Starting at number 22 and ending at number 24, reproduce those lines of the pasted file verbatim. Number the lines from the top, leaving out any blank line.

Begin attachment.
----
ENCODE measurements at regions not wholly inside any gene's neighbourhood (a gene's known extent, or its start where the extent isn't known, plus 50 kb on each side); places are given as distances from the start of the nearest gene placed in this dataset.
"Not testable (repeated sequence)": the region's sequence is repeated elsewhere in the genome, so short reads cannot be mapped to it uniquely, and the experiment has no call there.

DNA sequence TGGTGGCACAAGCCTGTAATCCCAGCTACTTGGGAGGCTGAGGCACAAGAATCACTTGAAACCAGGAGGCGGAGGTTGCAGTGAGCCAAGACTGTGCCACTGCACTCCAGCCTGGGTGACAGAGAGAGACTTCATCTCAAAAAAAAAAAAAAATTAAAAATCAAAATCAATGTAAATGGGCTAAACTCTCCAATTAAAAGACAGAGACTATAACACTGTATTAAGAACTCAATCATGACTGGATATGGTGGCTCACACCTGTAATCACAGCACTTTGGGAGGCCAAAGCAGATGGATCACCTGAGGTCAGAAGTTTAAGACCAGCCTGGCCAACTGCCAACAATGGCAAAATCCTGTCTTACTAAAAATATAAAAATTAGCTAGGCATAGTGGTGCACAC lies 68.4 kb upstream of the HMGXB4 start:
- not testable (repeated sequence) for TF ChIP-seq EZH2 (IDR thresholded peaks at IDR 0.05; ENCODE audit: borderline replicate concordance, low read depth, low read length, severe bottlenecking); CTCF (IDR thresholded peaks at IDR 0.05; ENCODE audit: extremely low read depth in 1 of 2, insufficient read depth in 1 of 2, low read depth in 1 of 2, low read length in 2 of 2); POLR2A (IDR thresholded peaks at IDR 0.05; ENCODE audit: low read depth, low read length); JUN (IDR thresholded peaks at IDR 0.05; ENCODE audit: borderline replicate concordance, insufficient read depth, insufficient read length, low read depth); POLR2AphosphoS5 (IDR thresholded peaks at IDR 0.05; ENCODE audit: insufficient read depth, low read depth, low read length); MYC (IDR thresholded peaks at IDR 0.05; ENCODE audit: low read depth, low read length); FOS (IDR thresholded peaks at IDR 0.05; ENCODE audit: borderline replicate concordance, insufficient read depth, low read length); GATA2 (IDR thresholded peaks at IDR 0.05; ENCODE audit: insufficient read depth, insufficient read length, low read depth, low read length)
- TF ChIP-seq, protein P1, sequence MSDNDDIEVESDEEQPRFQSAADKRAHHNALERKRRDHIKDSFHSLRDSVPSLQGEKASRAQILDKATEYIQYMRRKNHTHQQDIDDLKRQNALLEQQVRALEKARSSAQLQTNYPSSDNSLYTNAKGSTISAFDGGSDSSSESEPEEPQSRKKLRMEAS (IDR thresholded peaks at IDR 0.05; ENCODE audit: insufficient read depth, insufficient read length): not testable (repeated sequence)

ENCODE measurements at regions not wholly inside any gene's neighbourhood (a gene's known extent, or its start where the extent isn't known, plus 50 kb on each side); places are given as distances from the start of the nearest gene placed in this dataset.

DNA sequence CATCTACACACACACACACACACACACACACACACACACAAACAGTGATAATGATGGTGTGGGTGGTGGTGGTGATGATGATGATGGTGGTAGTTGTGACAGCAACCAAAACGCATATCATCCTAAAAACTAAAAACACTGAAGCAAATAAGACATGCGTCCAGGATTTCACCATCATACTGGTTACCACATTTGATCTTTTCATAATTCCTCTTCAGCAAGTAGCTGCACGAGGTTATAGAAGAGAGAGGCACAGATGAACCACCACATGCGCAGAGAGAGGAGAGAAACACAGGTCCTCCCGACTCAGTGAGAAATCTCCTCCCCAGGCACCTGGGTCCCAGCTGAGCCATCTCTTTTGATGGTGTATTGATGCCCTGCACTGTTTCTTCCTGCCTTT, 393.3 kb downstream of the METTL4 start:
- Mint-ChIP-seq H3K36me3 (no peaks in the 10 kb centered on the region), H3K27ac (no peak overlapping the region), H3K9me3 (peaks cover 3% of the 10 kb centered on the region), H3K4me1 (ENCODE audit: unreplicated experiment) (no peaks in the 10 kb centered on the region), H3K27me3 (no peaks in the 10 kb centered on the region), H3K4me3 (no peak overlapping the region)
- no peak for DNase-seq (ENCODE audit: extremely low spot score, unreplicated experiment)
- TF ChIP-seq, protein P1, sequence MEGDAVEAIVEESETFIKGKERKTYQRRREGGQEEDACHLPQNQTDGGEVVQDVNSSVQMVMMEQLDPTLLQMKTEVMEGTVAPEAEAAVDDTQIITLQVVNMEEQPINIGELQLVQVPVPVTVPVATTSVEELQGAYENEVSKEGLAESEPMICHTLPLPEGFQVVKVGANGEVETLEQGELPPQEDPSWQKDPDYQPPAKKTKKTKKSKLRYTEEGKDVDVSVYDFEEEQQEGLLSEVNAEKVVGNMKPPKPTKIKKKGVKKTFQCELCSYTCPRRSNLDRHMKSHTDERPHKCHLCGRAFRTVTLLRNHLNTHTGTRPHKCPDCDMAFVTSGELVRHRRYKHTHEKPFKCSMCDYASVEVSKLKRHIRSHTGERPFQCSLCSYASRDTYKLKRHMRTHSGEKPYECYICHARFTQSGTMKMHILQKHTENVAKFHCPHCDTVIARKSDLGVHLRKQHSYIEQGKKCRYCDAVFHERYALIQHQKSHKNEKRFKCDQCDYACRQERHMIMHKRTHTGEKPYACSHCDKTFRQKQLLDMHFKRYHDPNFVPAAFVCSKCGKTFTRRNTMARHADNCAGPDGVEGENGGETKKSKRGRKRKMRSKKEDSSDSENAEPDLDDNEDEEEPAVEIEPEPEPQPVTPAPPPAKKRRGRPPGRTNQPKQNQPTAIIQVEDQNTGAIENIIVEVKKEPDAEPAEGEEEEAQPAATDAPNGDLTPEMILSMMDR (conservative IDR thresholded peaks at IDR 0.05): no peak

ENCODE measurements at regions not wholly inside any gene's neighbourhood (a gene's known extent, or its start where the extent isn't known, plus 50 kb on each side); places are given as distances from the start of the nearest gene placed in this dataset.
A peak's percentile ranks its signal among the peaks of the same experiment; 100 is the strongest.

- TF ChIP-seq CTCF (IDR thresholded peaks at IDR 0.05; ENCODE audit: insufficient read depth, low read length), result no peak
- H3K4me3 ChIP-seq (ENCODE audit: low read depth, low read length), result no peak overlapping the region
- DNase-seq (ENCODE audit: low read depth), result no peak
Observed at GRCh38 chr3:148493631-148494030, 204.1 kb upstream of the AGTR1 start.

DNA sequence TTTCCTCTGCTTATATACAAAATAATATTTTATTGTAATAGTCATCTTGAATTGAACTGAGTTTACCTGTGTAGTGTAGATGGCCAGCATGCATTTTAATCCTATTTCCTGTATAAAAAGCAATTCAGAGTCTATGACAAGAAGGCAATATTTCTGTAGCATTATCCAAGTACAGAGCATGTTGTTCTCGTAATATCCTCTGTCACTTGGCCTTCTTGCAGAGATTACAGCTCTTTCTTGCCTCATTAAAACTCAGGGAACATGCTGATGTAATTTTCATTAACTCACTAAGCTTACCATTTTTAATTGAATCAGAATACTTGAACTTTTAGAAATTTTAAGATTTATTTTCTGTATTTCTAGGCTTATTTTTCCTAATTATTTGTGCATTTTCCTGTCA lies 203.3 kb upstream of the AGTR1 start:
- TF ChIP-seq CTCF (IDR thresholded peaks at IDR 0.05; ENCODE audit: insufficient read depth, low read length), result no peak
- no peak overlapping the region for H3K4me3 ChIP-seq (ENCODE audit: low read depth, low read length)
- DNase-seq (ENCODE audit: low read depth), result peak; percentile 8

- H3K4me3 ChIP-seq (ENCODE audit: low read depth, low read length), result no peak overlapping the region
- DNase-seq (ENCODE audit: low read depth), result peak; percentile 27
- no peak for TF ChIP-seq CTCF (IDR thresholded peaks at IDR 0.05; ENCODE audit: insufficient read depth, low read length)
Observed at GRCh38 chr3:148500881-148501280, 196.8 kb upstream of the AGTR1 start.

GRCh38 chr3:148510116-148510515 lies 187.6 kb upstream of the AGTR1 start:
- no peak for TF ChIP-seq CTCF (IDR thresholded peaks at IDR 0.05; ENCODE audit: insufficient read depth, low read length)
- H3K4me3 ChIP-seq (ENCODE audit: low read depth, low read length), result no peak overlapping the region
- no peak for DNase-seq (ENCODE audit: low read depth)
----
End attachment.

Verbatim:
- DNase-seq (ENCODE audit: low read depth), result peak; percentile 27
- no peak for TF ChIP-seq CTCF (IDR thresholded peaks at IDR 0.05; ENCODE audit: insufficient read depth, low read length)
Observed at GRCh38 chr3:148500881-148501280, 196.8 kb upstream of the AGTR1 start.